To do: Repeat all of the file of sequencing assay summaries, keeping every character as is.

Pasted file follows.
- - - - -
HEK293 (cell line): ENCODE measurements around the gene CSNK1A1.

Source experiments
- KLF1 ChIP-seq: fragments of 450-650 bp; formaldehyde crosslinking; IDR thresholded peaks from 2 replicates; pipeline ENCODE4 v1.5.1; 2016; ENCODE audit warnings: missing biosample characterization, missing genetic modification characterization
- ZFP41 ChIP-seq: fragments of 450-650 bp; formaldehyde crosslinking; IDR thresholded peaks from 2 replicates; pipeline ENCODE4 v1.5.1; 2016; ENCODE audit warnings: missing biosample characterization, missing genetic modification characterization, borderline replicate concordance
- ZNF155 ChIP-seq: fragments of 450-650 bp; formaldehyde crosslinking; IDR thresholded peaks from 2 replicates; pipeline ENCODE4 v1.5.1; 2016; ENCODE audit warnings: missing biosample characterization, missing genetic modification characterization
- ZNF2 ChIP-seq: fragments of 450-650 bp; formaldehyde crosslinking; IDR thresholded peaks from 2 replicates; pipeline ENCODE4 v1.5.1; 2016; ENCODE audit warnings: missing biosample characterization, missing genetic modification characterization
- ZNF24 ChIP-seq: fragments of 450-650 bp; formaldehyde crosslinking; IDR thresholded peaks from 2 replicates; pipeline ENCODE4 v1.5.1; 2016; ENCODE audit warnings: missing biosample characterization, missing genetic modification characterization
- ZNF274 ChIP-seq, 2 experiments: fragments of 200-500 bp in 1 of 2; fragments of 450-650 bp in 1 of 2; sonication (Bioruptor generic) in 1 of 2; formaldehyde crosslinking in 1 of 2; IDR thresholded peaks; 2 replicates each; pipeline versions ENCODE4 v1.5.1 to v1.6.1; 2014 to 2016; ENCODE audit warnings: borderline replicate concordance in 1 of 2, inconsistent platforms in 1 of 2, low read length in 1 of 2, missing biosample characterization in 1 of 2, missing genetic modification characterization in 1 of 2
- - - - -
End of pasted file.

HEK293 (cell line): ENCODE measurements around the gene CSNK1A1.

Source experiments
- KLF1 ChIP-seq: fragments of 450-650 bp; formaldehyde crosslinking; IDR thresholded peaks from 2 replicates; pipeline ENCODE4 v1.5.1; 2016; ENCODE audit warnings: missing biosample characterization, missing genetic modification characterization
- ZFP41 ChIP-seq: fragments of 450-650 bp; formaldehyde crosslinking; IDR thresholded peaks from 2 replicates; pipeline ENCODE4 v1.5.1; 2016; ENCODE audit warnings: missing biosample characterization, missing genetic modification characterization, borderline replicate concordance
- ZNF155 ChIP-seq: fragments of 450-650 bp; formaldehyde crosslinking; IDR thresholded peaks from 2 replicates; pipeline ENCODE4 v1.5.1; 2016; ENCODE audit warnings: missing biosample characterization, missing genetic modification characterization
- ZNF2 ChIP-seq: fragments of 450-650 bp; formaldehyde crosslinking; IDR thresholded peaks from 2 replicates; pipeline ENCODE4 v1.5.1; 2016; ENCODE audit warnings: missing biosample characterization, missing genetic modification characterization
- ZNF24 ChIP-seq: fragments of 450-650 bp; formaldehyde crosslinking; IDR thresholded peaks from 2 replicates; pipeline ENCODE4 v1.5.1; 2016; ENCODE audit warnings: missing biosample characterization, missing genetic modification characterization
- ZNF274 ChIP-seq, 2 experiments: fragments of 200-500 bp in 1 of 2; fragments of 450-650 bp in 1 of 2; sonication (Bioruptor generic) in 1 of 2; formaldehyde crosslinking in 1 of 2; IDR thresholded peaks; 2 replicates each; pipeline versions ENCODE4 v1.5.1 to v1.6.1; 2014 to 2016; ENCODE audit warnings: borderline replicate concordance in 1 of 2, inconsistent platforms in 1 of 2, low read length in 1 of 2, missing biosample characterization in 1 of 2, missing genetic modification characterization in 1 of 2